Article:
"The biggest question mark," Perez said, "was getting quality starts, [Nos.] 1-5, and we've done that."

Indeed, the Indians' rotation entered the off-day tied with the Angels and the vaunted Phillies for the MLB lead in quality starts, with 20 in 27 games. And when those starters have handed the ball over, they've handed it to a dependable relief corps that has posted a 3.08 ERA and .216 average against. Perez is 7-for-8 in save situations.

The pitching prowess has allowed the Indians to win in decidedly non-fluky fashion. This is not a club that's simply bashed the opposition into submission (though the Indians do have the Majors' fourth-most homers, with 34, and fourth-highest slugging percentage, at .445).

"We're not putting godly statistics up there," Duncan said. "And we still have a couple guys who haven't really started hitting, and we still have some young guys who are going to get better and better."

With youth comes unpredictability, which the Indians felt they helped counter with the offseason additions of veterans Orlando Cabrera and Adam Everett in the infield. Jack Hannahan was a surprise addition to the roster when Jason Donald suffered a hand injury in Spring Training, and Hannahan's contributions on the hot corner -- a former defensive black hole for this club -- have been a big boost, as well. He's delayed any need to rush top prospect Lonnie Chisenhall.

But while strong pitching and solid defense carries a team a long way, Cabrera also points to the psychology that has been instilled here from day one of Spring Training. This was a young team that shrugged off losses as par for the course in 2010. Now the Indians come to the ballpark expecting to win.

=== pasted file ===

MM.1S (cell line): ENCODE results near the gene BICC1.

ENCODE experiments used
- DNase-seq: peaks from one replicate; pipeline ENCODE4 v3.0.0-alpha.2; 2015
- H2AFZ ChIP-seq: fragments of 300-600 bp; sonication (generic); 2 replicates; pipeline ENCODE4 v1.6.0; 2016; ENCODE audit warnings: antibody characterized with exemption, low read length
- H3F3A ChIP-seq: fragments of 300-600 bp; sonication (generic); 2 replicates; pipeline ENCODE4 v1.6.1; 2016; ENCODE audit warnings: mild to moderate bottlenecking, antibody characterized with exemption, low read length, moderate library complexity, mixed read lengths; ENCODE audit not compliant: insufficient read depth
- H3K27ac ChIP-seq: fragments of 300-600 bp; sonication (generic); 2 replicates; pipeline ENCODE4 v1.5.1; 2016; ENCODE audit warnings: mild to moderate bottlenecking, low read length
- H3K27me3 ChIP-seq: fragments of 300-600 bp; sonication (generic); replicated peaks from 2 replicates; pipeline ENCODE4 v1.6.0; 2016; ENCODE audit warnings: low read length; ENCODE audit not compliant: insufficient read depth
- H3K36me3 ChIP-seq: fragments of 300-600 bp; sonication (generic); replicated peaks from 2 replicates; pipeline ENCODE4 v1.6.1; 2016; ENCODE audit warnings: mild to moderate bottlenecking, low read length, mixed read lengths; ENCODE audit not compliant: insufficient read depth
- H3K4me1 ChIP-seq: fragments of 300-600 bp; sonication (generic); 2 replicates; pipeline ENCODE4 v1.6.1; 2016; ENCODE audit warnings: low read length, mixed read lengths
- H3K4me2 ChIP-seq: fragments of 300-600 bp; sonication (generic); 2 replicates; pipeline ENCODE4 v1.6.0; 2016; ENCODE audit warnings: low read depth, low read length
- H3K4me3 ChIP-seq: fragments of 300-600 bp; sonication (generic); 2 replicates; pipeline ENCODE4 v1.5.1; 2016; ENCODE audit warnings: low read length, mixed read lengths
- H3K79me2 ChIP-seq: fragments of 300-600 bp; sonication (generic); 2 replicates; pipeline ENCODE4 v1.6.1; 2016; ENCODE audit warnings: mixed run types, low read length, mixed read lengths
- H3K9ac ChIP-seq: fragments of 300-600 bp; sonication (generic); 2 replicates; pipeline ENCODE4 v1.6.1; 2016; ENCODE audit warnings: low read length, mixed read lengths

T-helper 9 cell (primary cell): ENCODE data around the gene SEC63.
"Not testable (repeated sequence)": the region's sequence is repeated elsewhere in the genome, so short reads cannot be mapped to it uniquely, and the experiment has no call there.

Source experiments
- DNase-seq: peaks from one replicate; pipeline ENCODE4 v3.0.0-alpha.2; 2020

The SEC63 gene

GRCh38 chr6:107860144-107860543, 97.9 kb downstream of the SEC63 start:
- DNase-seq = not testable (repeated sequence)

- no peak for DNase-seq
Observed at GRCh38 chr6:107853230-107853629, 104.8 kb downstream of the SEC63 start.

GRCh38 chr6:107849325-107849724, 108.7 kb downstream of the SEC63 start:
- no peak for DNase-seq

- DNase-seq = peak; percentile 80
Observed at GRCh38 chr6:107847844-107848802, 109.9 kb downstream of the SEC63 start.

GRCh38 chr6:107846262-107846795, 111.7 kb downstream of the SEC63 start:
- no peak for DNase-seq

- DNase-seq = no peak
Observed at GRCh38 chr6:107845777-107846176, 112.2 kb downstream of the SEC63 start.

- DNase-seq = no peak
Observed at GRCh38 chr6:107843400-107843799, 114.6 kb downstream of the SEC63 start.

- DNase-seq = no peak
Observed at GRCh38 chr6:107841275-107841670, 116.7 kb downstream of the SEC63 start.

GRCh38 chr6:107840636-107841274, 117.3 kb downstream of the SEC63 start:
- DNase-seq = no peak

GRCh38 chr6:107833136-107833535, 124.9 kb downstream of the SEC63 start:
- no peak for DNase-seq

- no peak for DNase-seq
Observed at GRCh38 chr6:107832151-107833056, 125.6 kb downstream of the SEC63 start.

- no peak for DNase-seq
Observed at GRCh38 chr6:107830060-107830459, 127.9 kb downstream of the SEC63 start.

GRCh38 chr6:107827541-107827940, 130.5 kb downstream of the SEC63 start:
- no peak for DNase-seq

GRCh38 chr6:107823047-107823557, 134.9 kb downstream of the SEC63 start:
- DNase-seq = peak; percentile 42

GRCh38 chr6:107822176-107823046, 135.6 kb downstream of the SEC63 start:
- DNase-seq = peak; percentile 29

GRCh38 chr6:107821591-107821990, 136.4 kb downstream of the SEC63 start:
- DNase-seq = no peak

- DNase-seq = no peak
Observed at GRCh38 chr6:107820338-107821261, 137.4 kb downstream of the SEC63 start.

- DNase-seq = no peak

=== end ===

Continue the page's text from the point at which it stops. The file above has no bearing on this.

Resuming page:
"Losing is just ... a loss," Cabrera said. "We lost that night, we move on, and we come out on top the next game. It's not like we're losing, meaning we're going to lose all the time."

A popular opinion is that a more meaningful measure of misfortune -- the kind of losing stretch all clubs go through at one time or another in a 162-game schedule -- might be a more accurate indicator of this club's ultimate staying power.

But Acta, for one, dismisses that notion.

"I saw these guys tested last year, and they were younger, with less experience and minus the solid veterans that we added to this ballclub," Acta said. "The main thing is, when that happens, you have to have the right people in your clubhouse, and I think we have them right now."

They're also in the right division. While the Indians have stormed out the gates, the White Sox and Twins -- the supposed darlings of the division -- have been bleeding losses, entering Monday a full 10 games back of the Tribe. The Tigers, 7 1/2 games back, haven't been much better, while the Royals, 4 1/2 games back at 15-13, have been another big surprise dismissed by some as a fluke.

"Everything's really falling into place for us, if you look at it," Perez said. "It's there for the taking, but it's not going to be easy. ... It might be one of those five-team races where nobody is really leading the pack. That's why it's nice coming out to this great start, because if we do stub our toe, we could still be there.

"That's all we can ask for is to have a chance."

Amazingly, that's what the Indians bought themselves in this season's first month. Nobody predicted they'd have it, and few seem to think they can sustain it. But with each win comes a little more belief.

Anthony Castrovince is a reporter for MLB.com. Read his columns and his blog, CastroTurf, and follow him on Twitter at @Castrovince. This story was not subject to the approval of Major League Baseball or its clubs.